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Sunday, June 28, 2015

Beer Week: Steven Shomler's Portland Beer Stories

Portland Beer Stories; Behind the Scenes with the City's Craft Brewers
Stephen Shomler
American Palate, 170 pages, $20
  • What is it? A collection of stories about the people who work in Portland's beer world
  • Who's it For? Portlanders
  • Reviewer Disclosure. I wrote the foreword. I know Steven a bit, but mainly in the way I know many people whom I see around town at pubs and fests.
  • Scope. Portland, Oregon
The Review

Portland Beer Stories is something of a curious book. It contains a fairly large number of vignettes about brewers (home- and pro), publicans, business owners, and writers (a few cider makers even make the list). It's actually something like a collection of blog posts, though author Steven Shomler is not a blogger. (He does, however harness our local blogging talent for interstitial "writer perspectives" pieces, giving it an even more bloggy feel.) That is to say, there's no through-line connecting these stories; their organizing principle is the city itself. Collectively, the vignettes manage to convey the kind of variety you find here in our rich little ecosystem, from the owner of one of the country's oldest homebrew shops to the director of the Oregon Brewers Guild to Rob and Kurt Widmer.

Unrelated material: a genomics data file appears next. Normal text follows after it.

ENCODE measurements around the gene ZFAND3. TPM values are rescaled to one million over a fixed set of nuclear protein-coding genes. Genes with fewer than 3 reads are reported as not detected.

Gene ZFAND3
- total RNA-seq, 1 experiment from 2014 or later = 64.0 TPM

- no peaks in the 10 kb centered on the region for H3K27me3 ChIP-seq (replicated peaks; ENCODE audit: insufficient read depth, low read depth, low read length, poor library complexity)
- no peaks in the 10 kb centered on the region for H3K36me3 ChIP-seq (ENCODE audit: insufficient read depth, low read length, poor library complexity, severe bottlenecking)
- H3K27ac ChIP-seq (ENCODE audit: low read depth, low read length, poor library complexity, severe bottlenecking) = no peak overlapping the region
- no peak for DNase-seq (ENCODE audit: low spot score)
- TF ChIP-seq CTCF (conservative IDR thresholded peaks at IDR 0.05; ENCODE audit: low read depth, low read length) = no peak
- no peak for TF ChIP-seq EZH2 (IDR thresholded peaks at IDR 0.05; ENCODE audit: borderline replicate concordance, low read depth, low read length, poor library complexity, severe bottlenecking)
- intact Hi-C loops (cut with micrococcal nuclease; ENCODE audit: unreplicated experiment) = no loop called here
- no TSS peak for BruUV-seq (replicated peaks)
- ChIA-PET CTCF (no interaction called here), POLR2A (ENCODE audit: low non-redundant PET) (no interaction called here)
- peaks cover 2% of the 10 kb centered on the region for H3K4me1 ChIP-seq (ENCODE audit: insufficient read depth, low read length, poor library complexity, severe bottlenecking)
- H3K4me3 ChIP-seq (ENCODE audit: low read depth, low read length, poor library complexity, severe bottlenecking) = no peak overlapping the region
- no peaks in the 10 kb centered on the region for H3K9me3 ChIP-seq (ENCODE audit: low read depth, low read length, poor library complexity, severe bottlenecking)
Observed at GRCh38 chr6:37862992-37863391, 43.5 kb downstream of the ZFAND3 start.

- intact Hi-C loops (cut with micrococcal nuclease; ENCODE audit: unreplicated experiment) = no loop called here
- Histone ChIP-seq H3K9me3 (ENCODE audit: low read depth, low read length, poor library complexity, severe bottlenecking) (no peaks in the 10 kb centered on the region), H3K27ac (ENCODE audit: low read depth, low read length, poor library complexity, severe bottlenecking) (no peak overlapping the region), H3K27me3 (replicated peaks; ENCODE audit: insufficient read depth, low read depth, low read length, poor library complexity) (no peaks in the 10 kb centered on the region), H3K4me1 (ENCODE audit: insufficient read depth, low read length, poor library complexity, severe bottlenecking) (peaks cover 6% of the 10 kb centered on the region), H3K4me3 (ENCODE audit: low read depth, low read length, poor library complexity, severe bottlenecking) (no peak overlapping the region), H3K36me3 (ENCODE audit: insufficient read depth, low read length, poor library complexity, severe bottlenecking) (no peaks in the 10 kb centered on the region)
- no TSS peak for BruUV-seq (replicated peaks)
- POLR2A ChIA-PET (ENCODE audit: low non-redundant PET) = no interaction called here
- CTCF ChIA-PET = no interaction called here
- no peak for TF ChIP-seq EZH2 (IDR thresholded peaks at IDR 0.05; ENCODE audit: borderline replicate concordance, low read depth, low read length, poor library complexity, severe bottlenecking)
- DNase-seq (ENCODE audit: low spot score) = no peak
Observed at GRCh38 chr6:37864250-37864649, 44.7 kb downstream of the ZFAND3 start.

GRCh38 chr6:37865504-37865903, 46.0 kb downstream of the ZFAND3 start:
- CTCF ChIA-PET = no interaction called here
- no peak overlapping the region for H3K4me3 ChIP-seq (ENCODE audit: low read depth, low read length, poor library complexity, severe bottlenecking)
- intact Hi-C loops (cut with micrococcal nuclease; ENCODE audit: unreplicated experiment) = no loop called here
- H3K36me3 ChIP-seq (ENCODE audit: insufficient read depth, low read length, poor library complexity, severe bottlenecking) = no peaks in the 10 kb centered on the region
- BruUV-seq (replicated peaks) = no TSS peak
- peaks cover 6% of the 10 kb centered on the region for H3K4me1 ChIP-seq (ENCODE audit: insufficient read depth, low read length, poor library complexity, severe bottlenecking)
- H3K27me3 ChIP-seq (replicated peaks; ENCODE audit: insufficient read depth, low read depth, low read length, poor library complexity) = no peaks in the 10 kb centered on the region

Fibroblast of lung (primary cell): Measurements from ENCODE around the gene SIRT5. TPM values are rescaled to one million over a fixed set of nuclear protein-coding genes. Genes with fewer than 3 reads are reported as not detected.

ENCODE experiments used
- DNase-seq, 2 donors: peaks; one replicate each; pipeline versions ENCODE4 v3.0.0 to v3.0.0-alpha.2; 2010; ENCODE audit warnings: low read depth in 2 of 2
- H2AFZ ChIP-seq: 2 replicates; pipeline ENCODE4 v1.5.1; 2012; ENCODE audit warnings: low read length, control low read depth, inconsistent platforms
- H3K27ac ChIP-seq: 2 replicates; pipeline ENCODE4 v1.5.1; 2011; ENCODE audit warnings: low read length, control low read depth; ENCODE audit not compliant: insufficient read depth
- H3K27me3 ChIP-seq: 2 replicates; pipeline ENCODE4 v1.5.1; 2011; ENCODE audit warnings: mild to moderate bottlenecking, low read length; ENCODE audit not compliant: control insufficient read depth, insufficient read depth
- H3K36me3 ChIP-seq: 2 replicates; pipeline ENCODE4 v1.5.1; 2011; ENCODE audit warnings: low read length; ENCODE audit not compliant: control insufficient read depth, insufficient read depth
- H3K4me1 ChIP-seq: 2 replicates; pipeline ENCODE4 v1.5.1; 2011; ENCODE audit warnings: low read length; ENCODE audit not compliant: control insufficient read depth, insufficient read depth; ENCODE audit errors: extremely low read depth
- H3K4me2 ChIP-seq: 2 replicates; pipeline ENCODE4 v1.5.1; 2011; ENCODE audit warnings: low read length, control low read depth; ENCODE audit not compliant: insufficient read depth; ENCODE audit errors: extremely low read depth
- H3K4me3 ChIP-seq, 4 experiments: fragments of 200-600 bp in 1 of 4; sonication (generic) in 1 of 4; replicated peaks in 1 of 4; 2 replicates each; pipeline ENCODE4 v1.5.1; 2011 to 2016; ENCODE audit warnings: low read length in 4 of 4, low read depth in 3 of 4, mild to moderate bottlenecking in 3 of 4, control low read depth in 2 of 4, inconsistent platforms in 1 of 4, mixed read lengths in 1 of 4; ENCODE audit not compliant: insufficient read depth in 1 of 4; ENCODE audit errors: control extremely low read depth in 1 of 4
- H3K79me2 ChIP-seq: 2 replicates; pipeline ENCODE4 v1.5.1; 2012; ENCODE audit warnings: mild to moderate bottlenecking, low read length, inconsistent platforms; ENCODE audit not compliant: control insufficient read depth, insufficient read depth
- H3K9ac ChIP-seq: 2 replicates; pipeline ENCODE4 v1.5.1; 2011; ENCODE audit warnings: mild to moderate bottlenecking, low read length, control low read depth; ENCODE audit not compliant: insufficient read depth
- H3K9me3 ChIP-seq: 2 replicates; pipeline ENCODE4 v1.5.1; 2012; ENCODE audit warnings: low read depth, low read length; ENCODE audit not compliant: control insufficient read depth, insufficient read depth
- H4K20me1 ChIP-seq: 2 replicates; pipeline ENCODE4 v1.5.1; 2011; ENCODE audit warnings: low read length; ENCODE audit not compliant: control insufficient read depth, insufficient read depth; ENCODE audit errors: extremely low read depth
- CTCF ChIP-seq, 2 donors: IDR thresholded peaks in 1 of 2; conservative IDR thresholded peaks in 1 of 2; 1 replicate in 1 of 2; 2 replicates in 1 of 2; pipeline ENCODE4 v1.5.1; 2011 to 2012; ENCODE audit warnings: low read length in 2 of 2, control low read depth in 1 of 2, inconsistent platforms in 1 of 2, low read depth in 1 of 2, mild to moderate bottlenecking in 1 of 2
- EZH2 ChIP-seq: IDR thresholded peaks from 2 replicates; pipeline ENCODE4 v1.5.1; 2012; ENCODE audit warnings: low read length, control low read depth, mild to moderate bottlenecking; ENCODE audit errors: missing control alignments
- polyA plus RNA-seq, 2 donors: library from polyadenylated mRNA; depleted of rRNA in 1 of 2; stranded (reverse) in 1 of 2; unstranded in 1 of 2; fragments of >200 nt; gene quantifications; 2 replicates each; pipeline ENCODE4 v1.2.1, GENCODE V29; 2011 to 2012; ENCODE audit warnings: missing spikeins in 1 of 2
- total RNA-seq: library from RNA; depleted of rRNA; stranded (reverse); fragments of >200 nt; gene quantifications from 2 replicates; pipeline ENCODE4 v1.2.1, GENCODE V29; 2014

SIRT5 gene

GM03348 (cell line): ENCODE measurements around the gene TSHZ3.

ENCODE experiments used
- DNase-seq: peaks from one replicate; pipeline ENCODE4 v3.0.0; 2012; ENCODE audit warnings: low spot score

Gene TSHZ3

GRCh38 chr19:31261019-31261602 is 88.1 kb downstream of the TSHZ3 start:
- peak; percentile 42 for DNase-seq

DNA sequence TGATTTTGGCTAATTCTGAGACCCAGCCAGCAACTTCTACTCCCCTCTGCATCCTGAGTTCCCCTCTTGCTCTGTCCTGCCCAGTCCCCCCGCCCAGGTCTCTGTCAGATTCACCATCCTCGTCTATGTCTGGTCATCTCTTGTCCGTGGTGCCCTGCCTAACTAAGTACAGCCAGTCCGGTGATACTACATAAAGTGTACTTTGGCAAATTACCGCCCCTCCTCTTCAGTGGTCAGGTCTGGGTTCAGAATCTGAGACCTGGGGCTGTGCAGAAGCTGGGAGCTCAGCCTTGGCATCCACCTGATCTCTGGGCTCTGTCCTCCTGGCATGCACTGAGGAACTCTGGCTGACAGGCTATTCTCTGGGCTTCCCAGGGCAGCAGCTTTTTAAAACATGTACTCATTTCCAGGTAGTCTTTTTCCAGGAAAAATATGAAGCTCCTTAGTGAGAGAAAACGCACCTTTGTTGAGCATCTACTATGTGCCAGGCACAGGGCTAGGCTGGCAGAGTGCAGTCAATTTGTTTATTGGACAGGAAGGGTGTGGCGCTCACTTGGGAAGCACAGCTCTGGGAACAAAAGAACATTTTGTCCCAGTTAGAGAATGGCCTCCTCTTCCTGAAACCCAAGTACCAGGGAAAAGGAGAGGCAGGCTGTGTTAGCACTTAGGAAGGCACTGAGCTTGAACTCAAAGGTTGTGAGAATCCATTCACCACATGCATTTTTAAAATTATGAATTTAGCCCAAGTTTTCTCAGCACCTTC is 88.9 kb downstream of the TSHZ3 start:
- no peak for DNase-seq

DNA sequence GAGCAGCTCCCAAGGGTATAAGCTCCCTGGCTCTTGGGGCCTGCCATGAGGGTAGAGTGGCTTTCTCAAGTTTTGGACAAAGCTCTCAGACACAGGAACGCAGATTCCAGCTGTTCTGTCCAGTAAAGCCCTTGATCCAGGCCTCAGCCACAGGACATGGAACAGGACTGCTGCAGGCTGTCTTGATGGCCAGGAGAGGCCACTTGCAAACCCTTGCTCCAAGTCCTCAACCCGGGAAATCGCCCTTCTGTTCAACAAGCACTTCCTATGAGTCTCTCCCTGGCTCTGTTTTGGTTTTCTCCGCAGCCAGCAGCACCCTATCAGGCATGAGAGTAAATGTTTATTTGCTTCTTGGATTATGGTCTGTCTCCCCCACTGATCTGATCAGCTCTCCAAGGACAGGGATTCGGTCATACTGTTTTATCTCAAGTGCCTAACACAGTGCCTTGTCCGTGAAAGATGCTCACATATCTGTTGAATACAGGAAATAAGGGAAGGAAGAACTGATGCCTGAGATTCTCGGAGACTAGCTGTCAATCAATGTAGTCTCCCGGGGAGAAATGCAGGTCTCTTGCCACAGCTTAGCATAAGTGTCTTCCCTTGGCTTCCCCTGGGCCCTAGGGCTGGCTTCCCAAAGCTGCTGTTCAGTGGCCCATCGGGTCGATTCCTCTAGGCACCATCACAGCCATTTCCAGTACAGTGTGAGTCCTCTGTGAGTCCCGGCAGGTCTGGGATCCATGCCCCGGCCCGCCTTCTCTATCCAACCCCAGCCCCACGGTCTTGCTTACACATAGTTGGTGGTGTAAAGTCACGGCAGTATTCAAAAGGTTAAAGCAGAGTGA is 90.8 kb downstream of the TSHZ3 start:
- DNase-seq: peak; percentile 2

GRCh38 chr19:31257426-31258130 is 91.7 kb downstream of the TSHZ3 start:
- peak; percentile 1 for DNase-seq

But the structure also limits the appeal of book to folks beyond our borders. For those of us who live and drink here, it adds wonderful texture to the world we see superficially. I've been shopping at FH Steinbart's since the 1990s, and it was cool to read about John DeBenedetti's family business. Portland's a small town, and if you've been to more than five beer events, you're likely to have seen certain faces appear again and again. Some of them people this book, like homebrewers Lee Hedgmon and Rodney Kibzey. I doubt there's very many people who don't know beer goddess Lisa Morrison, but there she is. Beer writer John Foyston, check. Owners of  and familiar faces at Saraveza (Sarah Pederson) and BeerMongers (Sean Campbell)?--yup. 

For Portlanders, it's a pleasure to read the stories of these folks, but what if you live in Cleveland? I dunno. If this were called Munich beer stories and was peopled by local beery Munichers, I spose I'd actually be pretty interested. My guess, though, is that this is really a book for, by, and about Portlanders. You'll have to decide if that applies to you or not.

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